How much economic effect can the weather have on your business?  Is the weather one of the elements of consideration for risk management in your organization’s most recent business impact analysis?  What research information is available to assist an evaluation of this potential threat to your organization?

New research indicates that routine weather events such as rain and cooler-than-average days can add up to an annual economic impact of as much as $485 billion in the United States. The recent study, just posted on the Homeland Security Newswire (HSNW) website and led by the National Center for Atmospheric Research (NCAR), found that finance, manufacturing, agriculture, and every other sector of the economy is sensitive to changes in the weather. The impacts can be felt in every state. “It’s clear that our economy isn’t weatherproof,” says NCAR scientist Jeffrey Lazo, the lead author. “Even routine changes in the weather can add up to substantial impacts on the U.S. economy.”

It is also important to note that the authors caution that the study should be viewed as an initial estimate, which they plan to refine in subsequent research. Lazo and his colleagues did not calculate additional costs associated with extreme weather events, such as this year’s tornado outbreaks, since data on extreme events were not available for the time period covered by their economic model. Nor did they evaluate the possible impacts of climate change, which is expected to lead to more flooding, heat waves, and other costly weather events.  In other words, the economic risks would be economically a higher risk than the quoted $485 billion in the U.S. alone.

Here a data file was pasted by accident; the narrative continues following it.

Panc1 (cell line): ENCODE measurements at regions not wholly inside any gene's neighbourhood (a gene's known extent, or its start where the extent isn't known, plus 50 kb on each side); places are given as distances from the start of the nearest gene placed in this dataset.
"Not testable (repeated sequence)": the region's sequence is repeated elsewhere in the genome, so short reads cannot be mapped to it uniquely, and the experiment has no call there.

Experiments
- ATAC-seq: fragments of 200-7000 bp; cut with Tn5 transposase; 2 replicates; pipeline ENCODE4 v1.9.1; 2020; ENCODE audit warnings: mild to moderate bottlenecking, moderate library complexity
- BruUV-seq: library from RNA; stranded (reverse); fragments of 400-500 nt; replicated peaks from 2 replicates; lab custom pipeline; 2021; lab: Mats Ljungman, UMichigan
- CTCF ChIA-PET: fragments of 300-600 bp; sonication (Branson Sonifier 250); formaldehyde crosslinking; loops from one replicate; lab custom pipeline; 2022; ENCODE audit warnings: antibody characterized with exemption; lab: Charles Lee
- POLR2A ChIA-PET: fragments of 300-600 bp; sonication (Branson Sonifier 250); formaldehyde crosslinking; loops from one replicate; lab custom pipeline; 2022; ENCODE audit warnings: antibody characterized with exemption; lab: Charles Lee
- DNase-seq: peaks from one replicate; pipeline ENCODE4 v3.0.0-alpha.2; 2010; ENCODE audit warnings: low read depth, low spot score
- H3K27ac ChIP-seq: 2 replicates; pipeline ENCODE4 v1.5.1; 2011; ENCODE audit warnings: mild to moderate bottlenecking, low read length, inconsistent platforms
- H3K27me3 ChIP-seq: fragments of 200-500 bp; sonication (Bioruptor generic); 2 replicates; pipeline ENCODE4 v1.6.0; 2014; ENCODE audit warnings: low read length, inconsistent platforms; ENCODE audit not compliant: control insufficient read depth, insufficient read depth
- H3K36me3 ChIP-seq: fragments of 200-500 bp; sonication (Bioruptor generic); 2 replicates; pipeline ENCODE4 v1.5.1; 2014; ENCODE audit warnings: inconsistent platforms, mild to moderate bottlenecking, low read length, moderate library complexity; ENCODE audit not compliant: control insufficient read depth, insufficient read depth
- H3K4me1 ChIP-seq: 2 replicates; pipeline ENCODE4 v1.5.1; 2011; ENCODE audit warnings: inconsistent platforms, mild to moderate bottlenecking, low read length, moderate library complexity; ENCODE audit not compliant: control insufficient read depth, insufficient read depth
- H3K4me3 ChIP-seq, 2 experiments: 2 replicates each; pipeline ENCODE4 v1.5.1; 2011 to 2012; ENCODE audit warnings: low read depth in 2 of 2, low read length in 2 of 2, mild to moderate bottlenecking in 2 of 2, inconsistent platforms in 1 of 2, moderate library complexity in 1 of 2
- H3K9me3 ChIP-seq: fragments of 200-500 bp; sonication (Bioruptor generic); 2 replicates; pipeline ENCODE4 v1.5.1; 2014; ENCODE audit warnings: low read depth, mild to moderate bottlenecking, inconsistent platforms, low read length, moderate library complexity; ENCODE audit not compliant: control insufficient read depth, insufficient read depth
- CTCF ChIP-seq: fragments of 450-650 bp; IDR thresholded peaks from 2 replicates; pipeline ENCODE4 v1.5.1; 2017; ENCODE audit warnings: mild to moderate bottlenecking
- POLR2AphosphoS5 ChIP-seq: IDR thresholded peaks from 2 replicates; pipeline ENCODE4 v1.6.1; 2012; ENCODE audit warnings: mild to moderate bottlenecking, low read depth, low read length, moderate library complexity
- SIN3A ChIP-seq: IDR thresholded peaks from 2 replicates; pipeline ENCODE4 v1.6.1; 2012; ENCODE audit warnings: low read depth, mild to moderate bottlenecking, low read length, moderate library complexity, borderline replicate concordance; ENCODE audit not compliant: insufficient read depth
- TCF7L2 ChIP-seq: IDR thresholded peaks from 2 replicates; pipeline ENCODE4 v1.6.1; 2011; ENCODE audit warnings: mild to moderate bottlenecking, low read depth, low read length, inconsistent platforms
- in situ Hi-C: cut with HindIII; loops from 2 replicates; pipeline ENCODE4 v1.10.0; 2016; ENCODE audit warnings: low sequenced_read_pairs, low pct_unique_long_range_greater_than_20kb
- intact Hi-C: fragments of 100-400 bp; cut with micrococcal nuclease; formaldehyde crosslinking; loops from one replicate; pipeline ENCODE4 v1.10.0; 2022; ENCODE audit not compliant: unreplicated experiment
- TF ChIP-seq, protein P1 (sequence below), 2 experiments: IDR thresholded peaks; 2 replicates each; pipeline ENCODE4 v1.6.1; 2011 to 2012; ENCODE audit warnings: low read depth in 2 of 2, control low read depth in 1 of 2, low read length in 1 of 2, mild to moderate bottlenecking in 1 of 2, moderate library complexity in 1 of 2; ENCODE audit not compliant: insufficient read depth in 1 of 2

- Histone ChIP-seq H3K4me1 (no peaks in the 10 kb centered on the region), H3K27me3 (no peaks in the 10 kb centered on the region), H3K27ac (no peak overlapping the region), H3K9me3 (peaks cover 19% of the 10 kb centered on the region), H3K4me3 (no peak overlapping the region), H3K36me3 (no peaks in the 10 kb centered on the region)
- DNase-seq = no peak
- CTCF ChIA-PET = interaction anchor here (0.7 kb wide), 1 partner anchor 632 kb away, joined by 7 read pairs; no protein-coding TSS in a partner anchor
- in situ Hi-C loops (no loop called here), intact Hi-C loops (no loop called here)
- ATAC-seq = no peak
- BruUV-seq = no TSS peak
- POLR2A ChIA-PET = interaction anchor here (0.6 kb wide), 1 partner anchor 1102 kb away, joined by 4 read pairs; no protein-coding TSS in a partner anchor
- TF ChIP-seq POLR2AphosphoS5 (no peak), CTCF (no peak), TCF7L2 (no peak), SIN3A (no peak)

In this study, Lazo and his colleagues combined historical economic data with economic modeling techniques to produce a detailed analysis of the U.S. economy’s sensitivity to temperature and precipitation.   As a result, the study was able to look at weather influences on particular economic sectors and produced the following subjective estimates of overall weather impacts:  mining (14%), agriculture (12%), manufacturing (8%); finance, insurance, and retail (8%); and utilities (7%). In contrast, wholesale trade (2%); retail trade (2%); and services (3%) were found to be least sensitive.

To read this HSNW report, click here, and to read an additional report on this topic that was posted on the University Corporation for Atmospheric Research website, click here.

If applicable, you may want to pass this information along to those business continuity planning, disaster preparedness and risk management team members in your organization.

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